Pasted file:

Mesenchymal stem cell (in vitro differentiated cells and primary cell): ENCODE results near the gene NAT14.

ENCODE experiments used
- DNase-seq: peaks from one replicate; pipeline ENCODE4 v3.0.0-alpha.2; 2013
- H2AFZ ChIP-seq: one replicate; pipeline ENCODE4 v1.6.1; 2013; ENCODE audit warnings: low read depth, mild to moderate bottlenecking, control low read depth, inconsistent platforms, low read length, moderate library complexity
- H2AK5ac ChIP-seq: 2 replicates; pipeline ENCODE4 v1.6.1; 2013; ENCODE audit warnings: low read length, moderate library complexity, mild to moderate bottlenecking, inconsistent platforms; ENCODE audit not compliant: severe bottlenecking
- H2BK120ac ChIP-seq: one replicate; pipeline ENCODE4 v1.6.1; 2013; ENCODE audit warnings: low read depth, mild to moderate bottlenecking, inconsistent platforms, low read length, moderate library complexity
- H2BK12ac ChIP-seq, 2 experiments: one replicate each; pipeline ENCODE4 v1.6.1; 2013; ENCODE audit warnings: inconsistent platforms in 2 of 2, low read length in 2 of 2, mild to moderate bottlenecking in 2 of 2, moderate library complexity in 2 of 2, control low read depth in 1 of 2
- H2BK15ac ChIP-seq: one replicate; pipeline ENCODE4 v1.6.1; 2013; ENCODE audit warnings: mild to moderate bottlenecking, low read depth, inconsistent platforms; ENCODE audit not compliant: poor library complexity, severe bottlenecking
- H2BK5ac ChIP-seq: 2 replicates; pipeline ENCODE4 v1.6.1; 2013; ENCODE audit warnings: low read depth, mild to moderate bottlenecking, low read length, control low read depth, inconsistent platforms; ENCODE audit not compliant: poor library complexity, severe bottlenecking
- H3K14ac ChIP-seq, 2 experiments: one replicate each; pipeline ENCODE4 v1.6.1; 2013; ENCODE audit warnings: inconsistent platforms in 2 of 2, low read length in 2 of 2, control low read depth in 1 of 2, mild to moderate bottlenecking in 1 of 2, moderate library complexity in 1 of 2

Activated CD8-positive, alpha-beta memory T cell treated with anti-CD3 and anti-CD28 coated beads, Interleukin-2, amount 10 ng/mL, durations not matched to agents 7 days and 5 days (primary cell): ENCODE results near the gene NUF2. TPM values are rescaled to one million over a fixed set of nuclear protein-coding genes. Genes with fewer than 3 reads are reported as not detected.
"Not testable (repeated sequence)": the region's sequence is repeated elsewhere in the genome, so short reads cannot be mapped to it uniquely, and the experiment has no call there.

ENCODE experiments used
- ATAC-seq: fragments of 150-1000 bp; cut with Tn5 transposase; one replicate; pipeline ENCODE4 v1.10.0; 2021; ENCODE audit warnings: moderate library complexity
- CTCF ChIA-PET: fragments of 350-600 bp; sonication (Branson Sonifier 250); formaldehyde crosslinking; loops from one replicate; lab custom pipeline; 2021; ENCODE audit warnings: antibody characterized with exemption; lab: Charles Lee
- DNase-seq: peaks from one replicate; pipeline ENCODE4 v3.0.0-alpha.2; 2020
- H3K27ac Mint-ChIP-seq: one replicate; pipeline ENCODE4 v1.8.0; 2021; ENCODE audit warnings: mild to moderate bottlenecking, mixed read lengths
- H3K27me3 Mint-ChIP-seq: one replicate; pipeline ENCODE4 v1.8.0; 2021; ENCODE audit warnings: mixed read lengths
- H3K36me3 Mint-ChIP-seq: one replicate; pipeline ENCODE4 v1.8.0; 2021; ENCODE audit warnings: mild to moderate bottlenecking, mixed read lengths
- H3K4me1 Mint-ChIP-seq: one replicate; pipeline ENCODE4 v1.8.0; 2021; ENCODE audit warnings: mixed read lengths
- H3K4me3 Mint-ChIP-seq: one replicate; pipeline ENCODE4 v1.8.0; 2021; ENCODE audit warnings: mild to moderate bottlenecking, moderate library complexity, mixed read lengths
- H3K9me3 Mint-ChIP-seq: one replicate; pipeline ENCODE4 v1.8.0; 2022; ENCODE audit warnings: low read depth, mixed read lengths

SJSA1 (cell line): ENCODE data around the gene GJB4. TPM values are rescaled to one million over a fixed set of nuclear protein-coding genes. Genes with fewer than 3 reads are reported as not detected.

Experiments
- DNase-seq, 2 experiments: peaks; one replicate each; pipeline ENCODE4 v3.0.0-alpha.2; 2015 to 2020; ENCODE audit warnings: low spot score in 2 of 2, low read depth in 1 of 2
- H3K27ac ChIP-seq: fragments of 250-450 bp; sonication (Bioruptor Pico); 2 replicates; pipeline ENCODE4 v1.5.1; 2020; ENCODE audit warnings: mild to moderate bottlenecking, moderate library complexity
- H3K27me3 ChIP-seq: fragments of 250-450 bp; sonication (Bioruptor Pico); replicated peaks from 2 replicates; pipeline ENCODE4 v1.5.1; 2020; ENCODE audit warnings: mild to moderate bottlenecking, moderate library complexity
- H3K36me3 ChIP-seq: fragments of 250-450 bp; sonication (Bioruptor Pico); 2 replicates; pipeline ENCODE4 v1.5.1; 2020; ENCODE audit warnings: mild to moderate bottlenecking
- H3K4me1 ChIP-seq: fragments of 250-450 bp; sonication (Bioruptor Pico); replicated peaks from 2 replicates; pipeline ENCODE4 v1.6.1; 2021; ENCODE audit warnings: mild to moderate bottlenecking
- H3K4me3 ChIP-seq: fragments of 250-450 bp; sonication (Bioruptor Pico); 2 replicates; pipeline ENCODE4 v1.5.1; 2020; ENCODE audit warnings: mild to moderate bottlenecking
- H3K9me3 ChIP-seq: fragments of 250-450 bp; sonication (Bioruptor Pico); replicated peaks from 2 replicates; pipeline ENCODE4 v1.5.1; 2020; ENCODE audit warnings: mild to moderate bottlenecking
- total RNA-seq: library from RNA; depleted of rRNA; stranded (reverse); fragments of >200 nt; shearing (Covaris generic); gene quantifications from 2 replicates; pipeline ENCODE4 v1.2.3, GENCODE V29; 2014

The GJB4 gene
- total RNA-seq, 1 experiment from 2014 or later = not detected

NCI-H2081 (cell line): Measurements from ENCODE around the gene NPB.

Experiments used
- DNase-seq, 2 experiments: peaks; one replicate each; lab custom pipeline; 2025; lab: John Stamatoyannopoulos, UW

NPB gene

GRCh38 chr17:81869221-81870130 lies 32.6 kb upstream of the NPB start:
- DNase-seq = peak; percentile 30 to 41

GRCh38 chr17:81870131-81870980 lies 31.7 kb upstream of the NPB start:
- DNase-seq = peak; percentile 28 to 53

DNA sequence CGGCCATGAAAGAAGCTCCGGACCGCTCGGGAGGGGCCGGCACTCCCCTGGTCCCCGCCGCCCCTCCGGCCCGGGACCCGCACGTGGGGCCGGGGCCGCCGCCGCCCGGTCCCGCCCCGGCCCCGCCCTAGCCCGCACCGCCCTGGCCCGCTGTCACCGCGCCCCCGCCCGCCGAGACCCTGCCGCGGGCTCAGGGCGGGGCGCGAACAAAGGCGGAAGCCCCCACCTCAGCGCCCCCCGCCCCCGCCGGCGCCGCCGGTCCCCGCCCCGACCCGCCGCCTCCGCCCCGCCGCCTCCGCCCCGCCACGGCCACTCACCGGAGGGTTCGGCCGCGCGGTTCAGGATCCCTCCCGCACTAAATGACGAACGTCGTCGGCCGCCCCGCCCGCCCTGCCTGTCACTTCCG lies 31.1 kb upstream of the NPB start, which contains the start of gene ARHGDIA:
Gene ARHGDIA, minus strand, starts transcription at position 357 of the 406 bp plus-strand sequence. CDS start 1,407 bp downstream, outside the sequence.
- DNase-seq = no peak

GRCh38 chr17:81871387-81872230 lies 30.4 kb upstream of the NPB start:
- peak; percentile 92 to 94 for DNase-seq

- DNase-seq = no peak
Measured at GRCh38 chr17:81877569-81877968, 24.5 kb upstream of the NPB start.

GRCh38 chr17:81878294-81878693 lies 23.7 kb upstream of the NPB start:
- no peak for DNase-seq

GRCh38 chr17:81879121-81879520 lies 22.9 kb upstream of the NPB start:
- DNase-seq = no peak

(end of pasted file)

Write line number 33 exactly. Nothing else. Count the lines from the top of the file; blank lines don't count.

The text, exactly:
The GJB4 gene